The Future is Bright: LGBTQ Youth Leaders Convene in Oregon

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“Sitting in what appeared to be a second grade classroom, one of the conference’s youth organizers walked us through interactive role-playing activities to learn how we could be respectful and empowering allies to youth. Much of this involved checking our assumptions that we had to step into caretaker roles when interacting with youth, and instead practicing active listening to determine what, if anything, we needed to do to be an actual support and ally. It felt pleasantly appropriate for a room full of adult allies to spend a portion of our time at OQYS in a classroom learning all we could from these extraordinarily capable youth teachers.10455310_660342550720396_6915029344656935698_n

My clear takeaway from this summit was that this is not where queer and trans* youth come to learn how to become engaged leaders—it is where engaged you

th leaders come to further develop their already expansive skills, build connections with their peers from across the state, and use their energy to create meaningful social change—and have some fun while they’re at it.”

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http://www.pridefoundation.org/future-bright-lgbtq-youth-leaders-convene-oregon/2014/08/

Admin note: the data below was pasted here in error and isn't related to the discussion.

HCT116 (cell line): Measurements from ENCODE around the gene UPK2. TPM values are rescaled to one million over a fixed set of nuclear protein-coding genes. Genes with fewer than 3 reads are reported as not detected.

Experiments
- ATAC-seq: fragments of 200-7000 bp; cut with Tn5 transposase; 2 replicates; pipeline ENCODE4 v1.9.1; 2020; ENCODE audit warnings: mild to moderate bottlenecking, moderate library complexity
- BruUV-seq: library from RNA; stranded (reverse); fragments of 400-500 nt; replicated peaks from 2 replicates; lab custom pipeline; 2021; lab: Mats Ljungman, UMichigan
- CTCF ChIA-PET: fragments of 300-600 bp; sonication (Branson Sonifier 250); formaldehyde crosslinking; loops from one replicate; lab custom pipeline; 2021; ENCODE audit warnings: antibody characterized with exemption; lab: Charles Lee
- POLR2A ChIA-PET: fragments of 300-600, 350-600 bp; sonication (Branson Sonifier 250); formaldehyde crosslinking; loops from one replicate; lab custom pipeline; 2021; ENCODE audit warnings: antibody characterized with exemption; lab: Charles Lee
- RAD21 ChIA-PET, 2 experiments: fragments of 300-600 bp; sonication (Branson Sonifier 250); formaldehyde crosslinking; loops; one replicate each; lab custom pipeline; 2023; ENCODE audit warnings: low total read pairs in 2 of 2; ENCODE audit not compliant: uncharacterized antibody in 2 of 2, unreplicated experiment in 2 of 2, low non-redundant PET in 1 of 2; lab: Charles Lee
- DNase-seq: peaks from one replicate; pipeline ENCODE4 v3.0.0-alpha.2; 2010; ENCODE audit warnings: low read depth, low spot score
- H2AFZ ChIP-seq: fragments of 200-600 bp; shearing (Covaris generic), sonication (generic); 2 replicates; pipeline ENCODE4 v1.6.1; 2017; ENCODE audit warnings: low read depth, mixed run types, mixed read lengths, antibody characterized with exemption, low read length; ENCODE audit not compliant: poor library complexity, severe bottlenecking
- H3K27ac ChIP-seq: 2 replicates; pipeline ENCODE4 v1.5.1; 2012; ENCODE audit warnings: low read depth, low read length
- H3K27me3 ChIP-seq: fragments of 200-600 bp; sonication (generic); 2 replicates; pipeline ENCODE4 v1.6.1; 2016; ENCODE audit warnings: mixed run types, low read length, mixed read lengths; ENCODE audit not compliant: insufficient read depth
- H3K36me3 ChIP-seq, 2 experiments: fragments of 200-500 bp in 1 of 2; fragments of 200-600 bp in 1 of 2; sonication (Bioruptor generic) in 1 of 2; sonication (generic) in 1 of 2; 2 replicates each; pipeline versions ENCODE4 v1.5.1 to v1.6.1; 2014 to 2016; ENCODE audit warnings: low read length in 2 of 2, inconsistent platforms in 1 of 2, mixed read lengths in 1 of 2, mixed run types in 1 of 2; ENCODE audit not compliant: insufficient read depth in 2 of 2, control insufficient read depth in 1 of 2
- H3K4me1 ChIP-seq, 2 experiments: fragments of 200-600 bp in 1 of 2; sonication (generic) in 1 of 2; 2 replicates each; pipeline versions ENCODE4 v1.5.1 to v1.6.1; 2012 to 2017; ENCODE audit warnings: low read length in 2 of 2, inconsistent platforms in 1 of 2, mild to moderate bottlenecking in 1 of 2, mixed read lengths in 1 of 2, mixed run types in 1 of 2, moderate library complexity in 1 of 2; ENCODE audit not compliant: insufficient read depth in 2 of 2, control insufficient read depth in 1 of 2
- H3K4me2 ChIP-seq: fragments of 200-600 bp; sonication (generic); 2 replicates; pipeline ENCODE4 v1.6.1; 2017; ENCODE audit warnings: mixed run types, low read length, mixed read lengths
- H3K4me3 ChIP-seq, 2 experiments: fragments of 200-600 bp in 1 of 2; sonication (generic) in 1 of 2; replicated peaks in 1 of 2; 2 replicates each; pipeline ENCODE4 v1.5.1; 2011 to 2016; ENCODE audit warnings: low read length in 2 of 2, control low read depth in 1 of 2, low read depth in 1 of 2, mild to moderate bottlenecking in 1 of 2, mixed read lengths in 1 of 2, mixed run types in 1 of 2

Sex, Texts & Moving On

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“I have 700 friends on Facebook, 36 of whom I consider exes … These people aren’t just ex-boyfriends but they’re ex-something, weighted with enough personal history to make my stomach drop when they message me or pop up in social-media feeds. Which is pretty often.”

“The ex who appears in your OkCupid matches. The ex whose musical taste you heed on Spotify. The ex whose new girlfriend sent a friend request. The ex you follow so you know how to win him back. The ex you follow so you know how to avoid her in person. The ex you watched deteriorate after the breakup. (Are you guilty or proud?) The ex who finally took your advice, after the breakup. (Are you frustrated or proud?) The ex whose new partner is exactly like you. (Are you flattered or creeped out?) The ex whose name appears as an autocorrection in your phone. (Are you sure you don’t talk about him incessantly? Word recognition suggests otherwise.)”

“The ex whose new partner blogs about their sex life. The ex who still has your naked pictures. The ex who untagged every picture from your relationship. The ex you suspect is reading your e-mail. The ex you watch lead the life you’d dreamed of having together, but seeing it now, you’re so glad you didn’t.”

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Have blogs, texts or FB ever made things complicated? Or made it harder to move on? For ya’ll who say yes, this is some real talk: 

http://nymag.com/thecut/2013/07/texting-exes-social-media-generation.html